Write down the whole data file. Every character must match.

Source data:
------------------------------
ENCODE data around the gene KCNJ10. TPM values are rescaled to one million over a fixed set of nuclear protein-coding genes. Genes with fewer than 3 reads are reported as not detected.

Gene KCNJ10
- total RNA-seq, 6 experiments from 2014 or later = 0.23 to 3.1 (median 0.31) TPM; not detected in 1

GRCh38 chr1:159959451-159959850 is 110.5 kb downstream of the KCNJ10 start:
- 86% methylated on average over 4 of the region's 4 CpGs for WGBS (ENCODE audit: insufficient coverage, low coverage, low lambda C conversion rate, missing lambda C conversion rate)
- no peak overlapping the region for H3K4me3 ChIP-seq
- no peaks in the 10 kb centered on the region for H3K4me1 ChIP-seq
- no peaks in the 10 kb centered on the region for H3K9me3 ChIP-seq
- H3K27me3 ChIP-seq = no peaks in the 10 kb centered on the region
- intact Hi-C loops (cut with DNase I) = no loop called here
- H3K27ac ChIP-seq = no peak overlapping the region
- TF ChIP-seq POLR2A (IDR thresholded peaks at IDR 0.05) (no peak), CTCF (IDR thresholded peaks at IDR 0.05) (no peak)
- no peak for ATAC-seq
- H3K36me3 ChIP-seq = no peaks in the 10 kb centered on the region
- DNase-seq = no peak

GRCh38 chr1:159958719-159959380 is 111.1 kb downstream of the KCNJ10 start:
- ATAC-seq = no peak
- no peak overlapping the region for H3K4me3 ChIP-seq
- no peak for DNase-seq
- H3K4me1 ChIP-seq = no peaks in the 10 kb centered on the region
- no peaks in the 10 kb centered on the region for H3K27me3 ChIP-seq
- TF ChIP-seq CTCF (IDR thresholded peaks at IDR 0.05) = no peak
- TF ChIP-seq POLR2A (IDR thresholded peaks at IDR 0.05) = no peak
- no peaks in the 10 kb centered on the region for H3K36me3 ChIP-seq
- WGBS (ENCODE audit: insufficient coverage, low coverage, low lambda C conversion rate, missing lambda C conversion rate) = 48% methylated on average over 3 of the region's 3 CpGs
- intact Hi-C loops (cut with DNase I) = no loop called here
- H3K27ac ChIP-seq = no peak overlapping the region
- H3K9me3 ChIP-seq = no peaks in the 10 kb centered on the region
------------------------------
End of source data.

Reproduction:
ENCODE data around the gene KCNJ10. TPM values are rescaled to one million over a fixed set of nuclear protein-coding genes. Genes with fewer than 3 reads are reported as not detected.

Gene KCNJ10
- total RNA-seq, 6 experiments from 2014 or later = 0.23 to 3.1 (median 0.31) TPM; not detected in 1

GRCh38 chr1:159959451-159959850 is 110.5 kb downstream of the KCNJ10 start:
- 86% methylated on average over 4 of the region's 4 CpGs for WGBS (ENCODE audit: insufficient coverage, low coverage, low lambda C conversion rate, missing lambda C conversion rate)
- no peak overlapping the region for H3K4me3 ChIP-seq
- no peaks in the 10 kb centered on the region for H3K4me1 ChIP-seq
- no peaks in the 10 kb centered on the region for H3K9me3 ChIP-seq
- H3K27me3 ChIP-seq = no peaks in the 10 kb centered on the region
- intact Hi-C loops (cut with DNase I) = no loop called here
- H3K27ac ChIP-seq = no peak overlapping the region
- TF ChIP-seq POLR2A (IDR thresholded peaks at IDR 0.05) (no peak), CTCF (IDR thresholded peaks at IDR 0.05) (no peak)
- no peak for ATAC-seq
- H3K36me3 ChIP-seq = no peaks in the 10 kb centered on the region
- DNase-seq = no peak

GRCh38 chr1:159958719-159959380 is 111.1 kb downstream of the KCNJ10 start:
- ATAC-seq = no peak
- no peak overlapping the region for H3K4me3 ChIP-seq
- no peak for DNase-seq
- H3K4me1 ChIP-seq = no peaks in the 10 kb centered on the region
- no peaks in the 10 kb centered on the region for H3K27me3 ChIP-seq
- TF ChIP-seq CTCF (IDR thresholded peaks at IDR 0.05) = no peak
- TF ChIP-seq POLR2A (IDR thresholded peaks at IDR 0.05) = no peak
- no peaks in the 10 kb centered on the region for H3K36me3 ChIP-seq
- WGBS (ENCODE audit: insufficient coverage, low coverage, low lambda C conversion rate, missing lambda C conversion rate) = 48% methylated on average over 3 of the region's 3 CpGs
- intact Hi-C loops (cut with DNase I) = no loop called here
- H3K27ac ChIP-seq = no peak overlapping the region
- H3K9me3 ChIP-seq = no peaks in the 10 kb centered on the region